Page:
Some organizations like the Department for Transport has set aside funds for mobility driving centers to encourage more intervention and mobility scooter driving training courses that benefit the elderly and individuals with disabilities.
For instance, the organization helps people receive intervention and wheelchair and scooter assessments from trained occupational therapists, according to Access & Mobility Professional.
The American Disabilities Act emphasizes the need for awareness of mobility devices as well as staff training to make sure that individuals with disabilities are not turned away.
“Training should include instruction on the types of OPDMDs that can be accommodated, the rules for obtaining credible assurance that the device is being used because of a disability, and the rules for operation of the devices within the facility,” the ADA adds.
Main rules for driving motorized scooters
With mobility scooter-related accidents on the rise, it is important to yield to pedestrians and also follow the same rules as drivers to avoid injuries and accidents.
Although a wheelchair or scooter is not required to have a license plate or registration, it is still important to understand and obey the rules of the road. (You should check in with your local DMV to figure out if your vehicle is exempt from a license plate or registration).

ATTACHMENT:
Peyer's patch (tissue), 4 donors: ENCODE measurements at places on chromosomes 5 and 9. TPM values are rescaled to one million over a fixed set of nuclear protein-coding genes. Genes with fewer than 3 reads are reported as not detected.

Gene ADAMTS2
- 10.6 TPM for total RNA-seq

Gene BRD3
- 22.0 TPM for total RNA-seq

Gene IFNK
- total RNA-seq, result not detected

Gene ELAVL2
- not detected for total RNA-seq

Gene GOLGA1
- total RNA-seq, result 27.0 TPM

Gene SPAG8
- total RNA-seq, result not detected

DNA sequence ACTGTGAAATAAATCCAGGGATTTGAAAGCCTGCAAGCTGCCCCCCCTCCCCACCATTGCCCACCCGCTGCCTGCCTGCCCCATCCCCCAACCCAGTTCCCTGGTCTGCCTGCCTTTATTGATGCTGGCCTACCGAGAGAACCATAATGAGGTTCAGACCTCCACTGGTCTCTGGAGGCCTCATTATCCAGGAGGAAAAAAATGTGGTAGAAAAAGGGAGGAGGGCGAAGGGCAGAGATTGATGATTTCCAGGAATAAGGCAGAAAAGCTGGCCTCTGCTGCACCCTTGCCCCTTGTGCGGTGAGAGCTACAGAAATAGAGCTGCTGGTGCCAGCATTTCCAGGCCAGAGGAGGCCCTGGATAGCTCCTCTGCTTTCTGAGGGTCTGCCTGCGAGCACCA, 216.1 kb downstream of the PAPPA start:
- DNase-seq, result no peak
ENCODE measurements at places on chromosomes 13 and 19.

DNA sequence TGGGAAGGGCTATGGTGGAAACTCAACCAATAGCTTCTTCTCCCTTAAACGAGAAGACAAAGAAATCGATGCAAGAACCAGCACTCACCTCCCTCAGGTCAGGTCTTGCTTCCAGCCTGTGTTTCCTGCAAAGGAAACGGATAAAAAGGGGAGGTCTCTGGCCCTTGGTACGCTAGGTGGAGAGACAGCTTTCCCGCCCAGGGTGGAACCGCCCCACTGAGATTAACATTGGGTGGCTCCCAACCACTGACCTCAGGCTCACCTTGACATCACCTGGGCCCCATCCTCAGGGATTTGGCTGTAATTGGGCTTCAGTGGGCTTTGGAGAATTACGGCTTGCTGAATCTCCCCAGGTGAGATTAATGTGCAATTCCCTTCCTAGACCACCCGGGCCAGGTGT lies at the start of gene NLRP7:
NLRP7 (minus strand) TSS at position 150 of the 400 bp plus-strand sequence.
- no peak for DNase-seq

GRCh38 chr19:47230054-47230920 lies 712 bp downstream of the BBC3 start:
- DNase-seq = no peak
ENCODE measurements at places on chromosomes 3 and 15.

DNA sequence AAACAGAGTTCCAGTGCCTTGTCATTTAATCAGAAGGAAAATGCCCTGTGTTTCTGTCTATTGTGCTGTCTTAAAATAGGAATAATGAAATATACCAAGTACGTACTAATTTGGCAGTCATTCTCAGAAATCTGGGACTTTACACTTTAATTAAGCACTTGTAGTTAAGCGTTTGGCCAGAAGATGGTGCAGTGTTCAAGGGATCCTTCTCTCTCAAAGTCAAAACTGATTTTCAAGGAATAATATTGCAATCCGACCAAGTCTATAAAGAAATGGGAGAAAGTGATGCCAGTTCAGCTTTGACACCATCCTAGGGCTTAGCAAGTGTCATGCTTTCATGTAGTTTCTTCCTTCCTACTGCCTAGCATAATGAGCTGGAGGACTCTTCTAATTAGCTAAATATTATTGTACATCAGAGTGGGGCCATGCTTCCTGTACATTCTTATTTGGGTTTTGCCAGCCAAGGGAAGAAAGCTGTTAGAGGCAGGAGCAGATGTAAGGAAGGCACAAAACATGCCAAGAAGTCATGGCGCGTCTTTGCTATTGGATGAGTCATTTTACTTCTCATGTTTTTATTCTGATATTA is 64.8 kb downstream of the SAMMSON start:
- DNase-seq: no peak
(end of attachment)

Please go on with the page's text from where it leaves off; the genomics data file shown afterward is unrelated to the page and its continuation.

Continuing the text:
Rules may vary from state to state, so check in with your county website for more detailed information about where you can drive as well as the mph. According to California’s law for motorized scooters, mobility scooter drivers seniors or individuals with a disability can drive up to 30 mph on the road.
It is recommended that you do not drive your motorized scooter on a busy road or road intended for bikers, however.
The American Disability Act also has a list of requirements for “other power-driven mobility devices” below:
- requiring the user to operate the device at the speed of pedestrian traffic;
- identifying specific locations, terms, or circumstances (if any) where the devices cannot be accommodated;
- setting out instructions for going through security screening machines if the device contains technology that could be harmed by the machine; and
- specifying whether or not storage is available for the device when it is not being used.
The American Disabilities Act also states that “people with disabilities have the right to choose whatever mobility device best suits their needs,” which means that you can decide whether a wheelchair or a power wheelchair best accommodates your mobility needs.
Once you’ve made your mobility device purchase and have read through the manual on how to operate your motorized medical scooter, you can feel confident and at ease that you made the right decision.